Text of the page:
For the first forty or fifty miles we travelled through the rice paddies and sugar-cane fields of the Terai, the green and productive strip of land immediately south of the foothills. By late morning we were climbing steadily into the Churia hills along the Tribhuwan Raj Path, a rather grand name for the winding, single lane mountain road. Rarely reaching more than 20mph due to the frequency of the hairpin bends we climbed higher and higher. Often I would find myself looking down thousands of feet to valley bottoms. My head reeled with vertigo but the views were so amazing I had to take it all in and the higher we climbed the more incredible it became. The scariest moments were when we would meet a truck coming from the opposite direction and the bus had to inch its way to the very edge of the road to let it pass. That was the most terrified I’d ever been in my life but Janette appeared to have no fear and spent most of the journey hanging out of the window, absolutely spellbound by the whole experience.
At 5200 ft we stopped for lunch at a tiny hamlet called Mahaveer. The air was cold and as all the bus passengers rushed into the restaurant, we followed suit. Not able to find seats at a table, we found a bench to sit on and watched as steaming plates of rice, dahl and vegetables were carried out of the kitchen and served, but not to us. We tried to attract the waiters attention but to no avail. A Nepalese guy told us to go and sit in the kitchen if we wanted to eat, which we did, but it didn’t help. It was as if we had become invisible. The situation was too strange. We left the restaurant and sat outside in a teashop where we had chai and biscuits and admired the view. Once back on the bus we continued to climb into the clouds and, at the highest point of the journey, I rolled a spliff and we celebrated. I figured that if we were invisible then no one was going to notice anyway. As we began the descent into the Kathmandu Valley the snow-capped peaks of the Himalayas came into view with Everest (or Sagarmatha in Nepali) in the far distance, so high that it appeared to hover above the clouds. The steep hillsides were now populated with small, two storey houses and terraced with tiny fields of maize and vegetables. Coming down into the valley was like arriving in Tolkien’s Middle Earth with it’s wood and brick houses and paddy fields and stocky, little men in coloured hats (the traditional ‘topi’) and baggy, checked pants..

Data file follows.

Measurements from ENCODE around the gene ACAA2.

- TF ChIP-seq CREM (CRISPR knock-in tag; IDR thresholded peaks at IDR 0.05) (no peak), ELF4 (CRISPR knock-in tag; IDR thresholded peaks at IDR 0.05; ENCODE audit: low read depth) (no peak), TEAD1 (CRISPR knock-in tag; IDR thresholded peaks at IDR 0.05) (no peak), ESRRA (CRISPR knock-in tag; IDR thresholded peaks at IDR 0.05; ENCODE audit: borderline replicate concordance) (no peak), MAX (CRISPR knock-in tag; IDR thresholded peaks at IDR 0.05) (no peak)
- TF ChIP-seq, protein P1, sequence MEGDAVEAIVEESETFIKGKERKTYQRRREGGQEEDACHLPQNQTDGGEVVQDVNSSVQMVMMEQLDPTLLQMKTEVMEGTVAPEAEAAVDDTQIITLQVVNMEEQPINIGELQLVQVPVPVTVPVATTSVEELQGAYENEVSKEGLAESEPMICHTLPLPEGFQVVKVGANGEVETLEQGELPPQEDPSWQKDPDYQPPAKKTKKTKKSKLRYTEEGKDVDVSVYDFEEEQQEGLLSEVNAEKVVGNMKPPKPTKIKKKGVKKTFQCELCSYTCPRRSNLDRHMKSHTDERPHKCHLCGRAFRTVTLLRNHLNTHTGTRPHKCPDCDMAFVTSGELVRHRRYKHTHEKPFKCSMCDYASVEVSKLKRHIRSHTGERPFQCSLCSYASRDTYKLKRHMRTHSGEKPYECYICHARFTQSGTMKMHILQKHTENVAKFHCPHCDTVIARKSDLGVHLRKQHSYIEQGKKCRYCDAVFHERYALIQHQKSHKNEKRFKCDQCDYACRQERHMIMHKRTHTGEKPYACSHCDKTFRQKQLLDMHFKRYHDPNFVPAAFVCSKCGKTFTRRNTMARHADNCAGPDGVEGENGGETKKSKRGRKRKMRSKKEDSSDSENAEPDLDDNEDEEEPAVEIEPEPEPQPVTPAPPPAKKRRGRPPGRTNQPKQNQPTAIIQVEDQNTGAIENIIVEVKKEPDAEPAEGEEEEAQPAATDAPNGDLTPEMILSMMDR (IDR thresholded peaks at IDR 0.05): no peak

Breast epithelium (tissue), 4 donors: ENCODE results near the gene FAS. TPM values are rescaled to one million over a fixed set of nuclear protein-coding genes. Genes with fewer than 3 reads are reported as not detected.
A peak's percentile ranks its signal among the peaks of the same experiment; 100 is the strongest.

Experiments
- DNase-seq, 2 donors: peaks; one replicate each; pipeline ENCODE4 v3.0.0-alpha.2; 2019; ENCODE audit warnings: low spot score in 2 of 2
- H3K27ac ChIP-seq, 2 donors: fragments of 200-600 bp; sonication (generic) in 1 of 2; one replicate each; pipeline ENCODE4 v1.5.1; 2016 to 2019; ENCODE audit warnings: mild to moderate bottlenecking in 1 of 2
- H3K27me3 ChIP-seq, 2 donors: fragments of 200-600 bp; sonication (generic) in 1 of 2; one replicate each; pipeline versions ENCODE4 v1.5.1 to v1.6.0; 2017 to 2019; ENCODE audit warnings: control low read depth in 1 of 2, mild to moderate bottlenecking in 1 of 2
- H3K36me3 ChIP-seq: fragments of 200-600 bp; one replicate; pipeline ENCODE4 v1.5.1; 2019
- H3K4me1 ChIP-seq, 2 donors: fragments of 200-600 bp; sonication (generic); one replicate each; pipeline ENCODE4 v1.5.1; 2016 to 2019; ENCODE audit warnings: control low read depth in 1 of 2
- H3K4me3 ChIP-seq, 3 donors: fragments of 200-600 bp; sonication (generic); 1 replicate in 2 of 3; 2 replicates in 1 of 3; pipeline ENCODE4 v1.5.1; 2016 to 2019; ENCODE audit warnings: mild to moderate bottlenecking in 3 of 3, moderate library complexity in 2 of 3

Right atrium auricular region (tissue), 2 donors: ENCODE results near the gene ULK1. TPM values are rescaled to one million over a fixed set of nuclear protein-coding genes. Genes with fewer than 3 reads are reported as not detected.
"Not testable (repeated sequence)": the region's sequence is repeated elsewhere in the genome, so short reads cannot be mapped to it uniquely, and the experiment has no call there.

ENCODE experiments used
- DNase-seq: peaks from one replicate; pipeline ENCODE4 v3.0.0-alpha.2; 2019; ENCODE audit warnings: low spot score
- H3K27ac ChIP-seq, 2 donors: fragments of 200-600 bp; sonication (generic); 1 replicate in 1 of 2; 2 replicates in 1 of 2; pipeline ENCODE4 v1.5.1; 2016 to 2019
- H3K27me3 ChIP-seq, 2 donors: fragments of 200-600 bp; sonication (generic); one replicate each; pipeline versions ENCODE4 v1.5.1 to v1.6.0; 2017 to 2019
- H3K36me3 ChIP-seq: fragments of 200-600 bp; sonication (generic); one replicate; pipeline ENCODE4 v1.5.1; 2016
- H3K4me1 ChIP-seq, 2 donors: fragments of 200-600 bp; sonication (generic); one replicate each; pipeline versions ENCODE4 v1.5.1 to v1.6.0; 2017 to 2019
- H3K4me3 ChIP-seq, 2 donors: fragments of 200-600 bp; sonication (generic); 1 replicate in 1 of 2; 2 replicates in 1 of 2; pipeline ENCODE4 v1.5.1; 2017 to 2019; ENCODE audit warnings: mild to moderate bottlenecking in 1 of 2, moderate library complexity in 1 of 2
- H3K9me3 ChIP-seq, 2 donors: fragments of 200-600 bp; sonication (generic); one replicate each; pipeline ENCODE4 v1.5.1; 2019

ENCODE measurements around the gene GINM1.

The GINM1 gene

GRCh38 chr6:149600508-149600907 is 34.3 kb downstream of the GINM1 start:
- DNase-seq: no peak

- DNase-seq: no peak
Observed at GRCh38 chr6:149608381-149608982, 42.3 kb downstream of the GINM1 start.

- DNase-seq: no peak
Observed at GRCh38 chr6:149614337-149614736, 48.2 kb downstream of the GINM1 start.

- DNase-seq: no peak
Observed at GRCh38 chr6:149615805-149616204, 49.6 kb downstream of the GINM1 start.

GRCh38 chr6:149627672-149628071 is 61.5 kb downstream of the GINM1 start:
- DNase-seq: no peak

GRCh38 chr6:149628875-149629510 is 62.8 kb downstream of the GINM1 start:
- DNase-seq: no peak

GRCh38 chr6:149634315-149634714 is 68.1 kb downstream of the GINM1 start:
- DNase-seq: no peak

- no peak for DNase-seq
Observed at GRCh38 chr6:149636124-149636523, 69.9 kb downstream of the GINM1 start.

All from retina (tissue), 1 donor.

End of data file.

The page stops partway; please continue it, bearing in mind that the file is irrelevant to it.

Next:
The hotel touts were, of course, waiting for us in Kathmandu and being the only Westerners on the bus we took the full force of their onslaught. We had learned by now that there was no point in any discussion, the only thing to do was to pick a guy at random and escape the craziness as quickly as possible. We ended up at the Hotel Yeti. For the equivalent of 25pence a night we had a large room with a window overlooking the street with toilet and cold shower downstairs and a bucket of hot washing water anytime we needed it. Before we went out to eat I had to dig out a pair of socks. It was the beginning of winter in the Kingdom of Nepal and felt surprisingly cold to two be-sandled tavellers recently arrived from the plains of India. That evening we discovered that our hotel was only a couple of minute’s walk away from the Durbar Square and that we couldn’t have been situated in a more central position. It was mind-blowing to turn the corner and be confronted by a huge, tiered, wooden pagoda temple, like being sucked back into another time-space reality. We ate at a place called Ashok’s Restaurant where the food was good, the owners very smiley-friendly and the customers smoked after-dinner spliffs of strong Himalayan hash. It didn’t seem to have made any difference that US President ‘Tricky Dicky’ Nixon and his recently formed DEA had, a few months earlier, paid King Bivendra between 50 and 70 million dollars to outlaw the sale of dope. How could you expect to make something illegal that grows virtually wild, and in a Hindu country where everyone is expected to take cannabis once a year, on Shiva’s birthday?